One that periodically surfaces is that planning permission is in fact being given for ample amounts of turbines if one aggregates the UK total, and that the government target of 14 GW from onshore wind by 2020 will therefore be met without great difficulty.
This irks the British Wind Energy Association (BWEA) because the planning problem is at its worst in England, the most populous of the four countries in the union and the one where most of its members wish to build. Eighty-four per cent of the UK population lives in England, and all but a handful of the UK's major cities are located within its borders.
It therefore make sense to site wind turbines as near as possible to where this demand is rather than in distant locations from which it is less efficient to draw power, not least because the National Grid was designed to transmit power to outlying regions, not from them.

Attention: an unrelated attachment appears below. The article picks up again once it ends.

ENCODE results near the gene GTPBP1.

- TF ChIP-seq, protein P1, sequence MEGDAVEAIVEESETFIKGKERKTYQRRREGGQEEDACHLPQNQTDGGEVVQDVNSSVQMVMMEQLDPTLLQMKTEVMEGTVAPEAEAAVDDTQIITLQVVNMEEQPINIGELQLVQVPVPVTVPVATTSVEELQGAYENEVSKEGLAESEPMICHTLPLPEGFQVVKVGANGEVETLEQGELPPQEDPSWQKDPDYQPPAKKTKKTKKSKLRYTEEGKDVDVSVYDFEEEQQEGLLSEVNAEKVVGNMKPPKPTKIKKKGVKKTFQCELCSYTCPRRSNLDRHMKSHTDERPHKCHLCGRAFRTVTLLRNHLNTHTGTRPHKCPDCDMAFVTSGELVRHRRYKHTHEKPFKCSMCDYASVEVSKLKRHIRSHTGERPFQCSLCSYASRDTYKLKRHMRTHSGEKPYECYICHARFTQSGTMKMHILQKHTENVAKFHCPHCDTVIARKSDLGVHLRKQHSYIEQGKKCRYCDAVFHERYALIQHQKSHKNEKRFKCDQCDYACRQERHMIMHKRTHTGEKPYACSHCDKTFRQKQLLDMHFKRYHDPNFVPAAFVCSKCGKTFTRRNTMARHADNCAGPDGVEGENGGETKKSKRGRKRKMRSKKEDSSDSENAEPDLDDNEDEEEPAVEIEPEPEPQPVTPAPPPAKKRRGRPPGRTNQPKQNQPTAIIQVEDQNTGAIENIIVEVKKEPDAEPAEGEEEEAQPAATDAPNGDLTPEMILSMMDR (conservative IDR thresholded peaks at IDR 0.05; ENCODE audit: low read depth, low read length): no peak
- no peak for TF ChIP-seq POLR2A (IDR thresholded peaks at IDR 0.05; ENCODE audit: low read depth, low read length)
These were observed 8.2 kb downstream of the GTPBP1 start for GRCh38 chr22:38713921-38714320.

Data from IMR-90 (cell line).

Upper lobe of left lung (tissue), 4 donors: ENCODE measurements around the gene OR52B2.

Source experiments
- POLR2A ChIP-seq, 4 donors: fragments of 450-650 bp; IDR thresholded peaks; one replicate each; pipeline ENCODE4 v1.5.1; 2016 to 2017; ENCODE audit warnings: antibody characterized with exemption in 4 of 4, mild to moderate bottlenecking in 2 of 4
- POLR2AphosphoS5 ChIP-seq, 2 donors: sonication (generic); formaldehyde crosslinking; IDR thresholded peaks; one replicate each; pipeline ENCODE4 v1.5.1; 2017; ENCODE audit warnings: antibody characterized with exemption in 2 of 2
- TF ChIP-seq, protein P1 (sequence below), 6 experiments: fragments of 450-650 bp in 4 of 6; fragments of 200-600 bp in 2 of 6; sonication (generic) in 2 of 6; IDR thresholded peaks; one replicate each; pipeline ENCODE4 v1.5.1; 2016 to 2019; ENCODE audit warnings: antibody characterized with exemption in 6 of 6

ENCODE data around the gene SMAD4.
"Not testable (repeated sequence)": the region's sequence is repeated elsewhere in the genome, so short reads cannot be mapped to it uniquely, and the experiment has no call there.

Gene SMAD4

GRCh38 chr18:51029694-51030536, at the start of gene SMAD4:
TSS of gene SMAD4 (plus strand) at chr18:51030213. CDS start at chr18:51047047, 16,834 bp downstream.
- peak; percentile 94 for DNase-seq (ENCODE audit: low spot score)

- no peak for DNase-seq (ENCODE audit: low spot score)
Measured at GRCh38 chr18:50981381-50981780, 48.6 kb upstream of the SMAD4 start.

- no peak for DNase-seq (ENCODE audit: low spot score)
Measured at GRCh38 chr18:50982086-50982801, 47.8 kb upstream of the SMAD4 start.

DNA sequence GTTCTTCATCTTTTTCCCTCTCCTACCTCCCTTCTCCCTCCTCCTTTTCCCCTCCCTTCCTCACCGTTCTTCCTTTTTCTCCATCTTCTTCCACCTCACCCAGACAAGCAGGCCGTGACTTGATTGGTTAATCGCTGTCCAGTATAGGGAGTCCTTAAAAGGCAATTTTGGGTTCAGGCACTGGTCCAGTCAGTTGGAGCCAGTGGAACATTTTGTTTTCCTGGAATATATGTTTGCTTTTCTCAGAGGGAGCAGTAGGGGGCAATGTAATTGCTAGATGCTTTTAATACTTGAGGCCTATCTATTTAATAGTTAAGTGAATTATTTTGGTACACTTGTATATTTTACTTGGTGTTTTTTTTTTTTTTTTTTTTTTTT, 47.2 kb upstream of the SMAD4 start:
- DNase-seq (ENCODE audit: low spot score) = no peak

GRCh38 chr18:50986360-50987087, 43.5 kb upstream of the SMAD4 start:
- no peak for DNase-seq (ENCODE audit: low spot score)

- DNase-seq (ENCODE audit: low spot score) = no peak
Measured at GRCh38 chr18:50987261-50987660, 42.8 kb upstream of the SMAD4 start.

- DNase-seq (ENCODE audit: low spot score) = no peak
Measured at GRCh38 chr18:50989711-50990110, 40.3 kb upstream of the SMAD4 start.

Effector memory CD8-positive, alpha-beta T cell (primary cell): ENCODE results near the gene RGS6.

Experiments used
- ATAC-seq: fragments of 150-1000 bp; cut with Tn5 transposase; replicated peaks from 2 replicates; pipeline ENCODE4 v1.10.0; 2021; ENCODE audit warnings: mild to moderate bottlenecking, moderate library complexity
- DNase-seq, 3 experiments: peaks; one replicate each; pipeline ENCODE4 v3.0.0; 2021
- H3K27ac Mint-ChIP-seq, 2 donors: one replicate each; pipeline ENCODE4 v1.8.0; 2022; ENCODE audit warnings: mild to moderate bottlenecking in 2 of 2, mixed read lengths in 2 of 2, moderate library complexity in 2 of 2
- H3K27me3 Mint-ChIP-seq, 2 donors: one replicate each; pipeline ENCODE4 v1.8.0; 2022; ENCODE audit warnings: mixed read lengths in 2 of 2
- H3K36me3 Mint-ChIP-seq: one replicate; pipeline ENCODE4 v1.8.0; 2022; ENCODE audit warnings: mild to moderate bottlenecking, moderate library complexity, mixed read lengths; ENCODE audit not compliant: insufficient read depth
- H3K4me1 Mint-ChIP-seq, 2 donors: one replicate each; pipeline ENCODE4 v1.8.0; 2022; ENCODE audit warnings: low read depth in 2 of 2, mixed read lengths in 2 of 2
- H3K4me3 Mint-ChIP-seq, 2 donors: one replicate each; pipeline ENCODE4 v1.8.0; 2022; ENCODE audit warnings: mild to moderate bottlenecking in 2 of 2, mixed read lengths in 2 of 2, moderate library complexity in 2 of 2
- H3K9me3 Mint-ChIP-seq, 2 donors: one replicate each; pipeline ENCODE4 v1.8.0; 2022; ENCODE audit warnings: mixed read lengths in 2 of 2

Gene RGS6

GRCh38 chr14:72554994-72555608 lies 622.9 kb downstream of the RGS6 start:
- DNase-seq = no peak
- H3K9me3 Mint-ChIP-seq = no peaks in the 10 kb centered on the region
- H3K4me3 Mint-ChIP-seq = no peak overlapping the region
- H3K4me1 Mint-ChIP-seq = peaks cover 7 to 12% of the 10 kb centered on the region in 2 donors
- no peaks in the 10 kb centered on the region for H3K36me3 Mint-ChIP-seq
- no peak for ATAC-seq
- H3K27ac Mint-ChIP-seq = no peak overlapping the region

According to BWEA, in 2008 there were applications made to build 53 wind farms in England with a total capacity of 602 MW, and just 22 in Scotland, but with a 764 MW total capacity. Wales and Northern Ireland had 11 submissions each, totalling 459 MW. Actual planning permissions were granted for 29 projects each in England and Scotland last year, but the 1601 MW capacity permitted in Scotland totalled more than three times England's permitted 471 MW capacity.
There were 27 planning refusals in England for projects that would have generated 292 MW and only nine refusals in Scotland, but the latter would have given 1065 MW. "The problem is that, to hit the target, the rest of the capacity needed must come from England because there are now fewer available sites in Scotland," says BWEA communications director Charles Anglin. "And it is in England that we are getting a 50% rejection rate on planning applications from councils."